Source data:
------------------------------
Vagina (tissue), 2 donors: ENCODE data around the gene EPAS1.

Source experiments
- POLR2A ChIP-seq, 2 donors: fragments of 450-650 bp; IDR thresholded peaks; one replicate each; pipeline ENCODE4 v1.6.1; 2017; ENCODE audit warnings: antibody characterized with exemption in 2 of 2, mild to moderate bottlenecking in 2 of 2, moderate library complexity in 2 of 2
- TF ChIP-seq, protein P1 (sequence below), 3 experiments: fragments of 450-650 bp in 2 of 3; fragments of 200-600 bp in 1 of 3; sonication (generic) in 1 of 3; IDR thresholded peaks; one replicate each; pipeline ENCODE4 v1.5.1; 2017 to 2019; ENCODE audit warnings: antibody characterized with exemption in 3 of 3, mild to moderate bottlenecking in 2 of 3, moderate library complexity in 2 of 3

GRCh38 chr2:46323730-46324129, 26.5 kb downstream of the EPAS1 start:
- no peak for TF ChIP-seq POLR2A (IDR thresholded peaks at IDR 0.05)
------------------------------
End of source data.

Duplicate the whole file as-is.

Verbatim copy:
Vagina (tissue), 2 donors: ENCODE data around the gene EPAS1.

Source experiments
- POLR2A ChIP-seq, 2 donors: fragments of 450-650 bp; IDR thresholded peaks; one replicate each; pipeline ENCODE4 v1.6.1; 2017; ENCODE audit warnings: antibody characterized with exemption in 2 of 2, mild to moderate bottlenecking in 2 of 2, moderate library complexity in 2 of 2
- TF ChIP-seq, protein P1 (sequence below), 3 experiments: fragments of 450-650 bp in 2 of 3; fragments of 200-600 bp in 1 of 3; sonication (generic) in 1 of 3; IDR thresholded peaks; one replicate each; pipeline ENCODE4 v1.5.1; 2017 to 2019; ENCODE audit warnings: antibody characterized with exemption in 3 of 3, mild to moderate bottlenecking in 2 of 3, moderate library complexity in 2 of 3

GRCh38 chr2:46323730-46324129, 26.5 kb downstream of the EPAS1 start:
- no peak for TF ChIP-seq POLR2A (IDR thresholded peaks at IDR 0.05)